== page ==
Top Qualities of Montessori Materials and Activities
Learning more about Montessori is probably one of the best decisions of my life. It has greatly changed my outlook about education and about parenting.
I remember what Kara’s pediatrician told me (because I’m such a worrier): “Babies are meant to survive new parents. Chill, Karen.”
Of course, I didn’t chill. LOL. It wasn’t until I read the Absorbent Mind and started embracing the philosophy that I began to relax (a little). It was such delight to see how Kara has become such a confident, enthusiastic, and self-directed learner.
Indeed, children are more capable than we think. These are my favorite lines from the book:
“We cannot know the consequences of suppressing a child's spontaneity when he is just beginning to be active. We may even suffocate life itself. That humanity which is revealed in all its intellectual splendor during the sweet and tender age of childhood should be respected with a kind of religious veneration. It is like the sun which appears at dawn or a flower just beginning to bloom. Education cannot be effective unless it helps a child to open up himself to life.”
For us to fully adopt the philosophy at home, we started preparing Montessori activities and materials.
So, what makes a material or activity, Montessori?
Here are the top qualities based on AMS (American Montessori Society):
Montessori materials and Montessori-inspired toys are very simple yet beautiful, mostly made of polished wood. They can be made of breakable objects too.
So how can a child be trusted to handle fragile little items independently? Montessori teachers believe that children learn from their mistakes. If nothing ever breaks, children have no reason to learn carefulness. Children treasure their learning materials and enjoy learning to take care of them “all by myself.”
Montessori learning materials are ingeniously designed to allow children to work independently with very little introduction or help. Children are empowered to come into the environment, choose their own work, use it appropriately, and put it away without help.
Built-in “control of error” allows the child to determine if she has done the exercise correctly. A teacher never has to correct her work. She can try again, ask another child for help, or go to a teacher for suggestions if the work doesn’t look quite right.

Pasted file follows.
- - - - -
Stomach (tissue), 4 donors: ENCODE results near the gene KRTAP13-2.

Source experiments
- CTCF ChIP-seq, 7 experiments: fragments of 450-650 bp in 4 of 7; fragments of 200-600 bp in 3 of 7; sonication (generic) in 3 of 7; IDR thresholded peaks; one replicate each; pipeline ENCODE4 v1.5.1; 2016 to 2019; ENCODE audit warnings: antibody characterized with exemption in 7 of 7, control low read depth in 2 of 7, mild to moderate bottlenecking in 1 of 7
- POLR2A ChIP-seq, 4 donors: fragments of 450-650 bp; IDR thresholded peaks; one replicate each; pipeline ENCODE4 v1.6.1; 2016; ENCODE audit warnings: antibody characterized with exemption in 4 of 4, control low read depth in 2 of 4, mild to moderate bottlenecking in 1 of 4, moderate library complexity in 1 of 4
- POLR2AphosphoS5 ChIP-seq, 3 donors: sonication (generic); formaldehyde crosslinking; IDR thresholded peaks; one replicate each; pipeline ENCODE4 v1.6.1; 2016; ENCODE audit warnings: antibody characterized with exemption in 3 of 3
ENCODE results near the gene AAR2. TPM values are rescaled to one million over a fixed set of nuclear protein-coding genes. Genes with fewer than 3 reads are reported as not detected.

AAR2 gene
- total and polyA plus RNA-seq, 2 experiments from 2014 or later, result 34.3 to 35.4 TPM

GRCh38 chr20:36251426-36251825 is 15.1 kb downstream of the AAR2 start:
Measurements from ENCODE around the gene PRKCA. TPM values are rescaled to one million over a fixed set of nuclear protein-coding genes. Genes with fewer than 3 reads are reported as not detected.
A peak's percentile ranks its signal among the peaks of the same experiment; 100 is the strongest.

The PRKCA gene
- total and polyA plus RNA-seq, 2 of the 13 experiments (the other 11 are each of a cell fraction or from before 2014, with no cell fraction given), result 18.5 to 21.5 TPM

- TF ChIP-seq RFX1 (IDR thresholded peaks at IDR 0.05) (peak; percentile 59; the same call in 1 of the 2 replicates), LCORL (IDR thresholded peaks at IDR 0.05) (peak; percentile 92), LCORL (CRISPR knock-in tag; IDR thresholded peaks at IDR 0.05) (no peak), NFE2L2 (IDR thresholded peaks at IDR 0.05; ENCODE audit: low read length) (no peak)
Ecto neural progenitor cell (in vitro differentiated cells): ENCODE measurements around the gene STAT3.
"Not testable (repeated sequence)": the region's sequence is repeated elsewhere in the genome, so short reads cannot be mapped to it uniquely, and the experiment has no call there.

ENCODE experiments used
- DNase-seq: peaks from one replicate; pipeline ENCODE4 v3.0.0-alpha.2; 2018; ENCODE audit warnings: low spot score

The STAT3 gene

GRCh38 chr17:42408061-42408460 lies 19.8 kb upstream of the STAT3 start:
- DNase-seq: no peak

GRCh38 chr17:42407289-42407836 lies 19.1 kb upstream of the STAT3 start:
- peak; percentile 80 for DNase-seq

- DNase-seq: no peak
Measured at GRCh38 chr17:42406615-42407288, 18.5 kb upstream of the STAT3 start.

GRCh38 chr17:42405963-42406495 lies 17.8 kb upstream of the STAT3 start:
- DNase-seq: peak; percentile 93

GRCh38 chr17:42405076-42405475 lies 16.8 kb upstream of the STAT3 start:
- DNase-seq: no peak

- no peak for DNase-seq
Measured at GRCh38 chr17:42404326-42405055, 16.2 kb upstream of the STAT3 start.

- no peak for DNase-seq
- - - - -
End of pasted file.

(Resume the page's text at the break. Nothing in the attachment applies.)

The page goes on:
Each learning material also just teaches 1 skill or concept at a time. For example, the Pink tower is used to visually discriminate dimensions (sizes). The cubes are of the same color so that the child is not distracted on what should be done. Her task is obvious – stack them by size. If she makes an error, her error is obvious – the cubes might collapse.
Grows with the Child
Montessori activities are designed to follow the students throughout their education. You can modify the use of the materials or prepare activities to reach a different developmental level.
For example, I found this threading and lacing set which we initially used for color sorting and matching. And now, Kara uses it for threading, creating and mimicking patterns I make. This is excellent because we don’t need to get so much stuff for Kara to develop another milestone or skill set, most of the time I just combine the materials we have with whatever is available at home.
Dr. Montessori believed that moving and learning were inseparable. The child must involve her entire body and use all her senses in the process of learning. She needs opportunities built into the learning process for looking, listening, smelling, touching, tasting, and moving her body.
When you look at Montessori-inspired toys or activities, you are drawn to explore them with your senses. For example, we got Kara the Bee Hive from Hobbes and Landes. She immediately grabbed the pincers and placed each bee into the hive with a matching color (note: prior to introducing this toy, Kara has been matching colors using the popsicle sticks I prepared).
How a 2 year-old was able to figure this out without instruction, I have no idea but as I have learned – children are very capable.
Teaching children the answers steals their chance to make exciting discoveries on their own—whether the child is a baby wondering “Can I reach that rattle?,” a preschooler contemplating “Why did this tower of cubes fall down?,” an elementary school student pondering “When you divide fractions, why do you invert and multiply?,” or a high school student puzzling “How does a government operate?”
For students of every age, the Montessori environment offers the tools to discover the answers to their own questions.
As parents, we are their trusted allies just like their teachers and the learning materials and activities are their tools for discovery, growth, and development.
You still have a chance to join my current contest on Instagram. I'm giving away one copy of "How to Raise an Amazing Child: The Montessori Way." This book is worth P2,000 but the learnings you will find here are PRICELESS.
See link below. Contest ends on October 28, 2017.
You may also join MOMTESSORI PH (Facebook group) to learn more (and learn together) about Montessori.
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